Commercial buildings in Australia currently account for approximately 10 per cent of our greenhouse gas (GHG) emissions while cooling demands 28 per cent of the sectors total energy use (Australian Greenhouse Office, 1999). In 2008, Saelens acknowledged this issue and stated that ¡§The awareness for environmentally friendly and energy conscious building design urges the need to develop new facade technologies¡¨. The energy efficiency benefits of double skin facades (DSFs) on large commercial buildings however has typically only been associated with cold European climates, largely ignoring their potential benefits in tropical and sub-tropical areas. Furthermore, studies have used a variety of methods including spectral optical modelling and computational fluid dynamics but ignored the need for the development of practical engineering design software suitable for DSFs.
This thesis study presents a method of DSF analysis using the building energy simulation software IES-VE. Using this method, the energy performance of a naturally ventilated DSF in the sub-tropical climate of Brisbane, Australia, is compared to a base case single skin facade. The impact of solar gains, external conduction, light dimming, cavity louvre size, adjacent buildings and cavity blind profiles were assessed over a 12 month period.
The study found that:
• IES-VE is a practical but limited design and analysis tool for engineers in the assessment of DSF performance.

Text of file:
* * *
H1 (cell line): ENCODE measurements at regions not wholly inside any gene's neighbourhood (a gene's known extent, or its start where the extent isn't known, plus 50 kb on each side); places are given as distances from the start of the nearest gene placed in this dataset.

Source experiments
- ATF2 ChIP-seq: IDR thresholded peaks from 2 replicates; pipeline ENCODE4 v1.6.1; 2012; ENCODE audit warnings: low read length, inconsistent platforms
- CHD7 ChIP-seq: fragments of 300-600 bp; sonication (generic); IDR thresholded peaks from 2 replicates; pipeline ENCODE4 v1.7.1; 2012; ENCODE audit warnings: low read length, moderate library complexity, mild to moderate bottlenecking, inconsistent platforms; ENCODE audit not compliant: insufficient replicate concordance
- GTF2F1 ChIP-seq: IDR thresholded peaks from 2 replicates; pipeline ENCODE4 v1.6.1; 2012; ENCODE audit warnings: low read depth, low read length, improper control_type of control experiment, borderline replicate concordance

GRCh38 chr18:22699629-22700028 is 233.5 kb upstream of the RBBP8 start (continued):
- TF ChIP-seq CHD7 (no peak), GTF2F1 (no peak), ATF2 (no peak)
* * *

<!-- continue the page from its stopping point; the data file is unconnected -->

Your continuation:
• DSFs can perform marginally better than SSFs in a sub-tropical climate.
• The DSF is highly effective at reducing the building's solar gains.
• Reductions in peak and annual boiler and chiller loads, boiler and chiller energy, total system energy and total building energy are possible.
• Venetian blinds within the DSF cavity greatly increase the DSFs performance.
• The "greenhouse effect" has a negative impact on the facades energy performance during cooling periods but is beneficial during heating periods.
• An increase in cavity louvre size results in increased cavity flow, reduced impact of the greenhouse effect and positive but minimal reductions in system energy.
• The utilisation of dimming profiles on artificial lighting can significantly reduce system loads and building energy.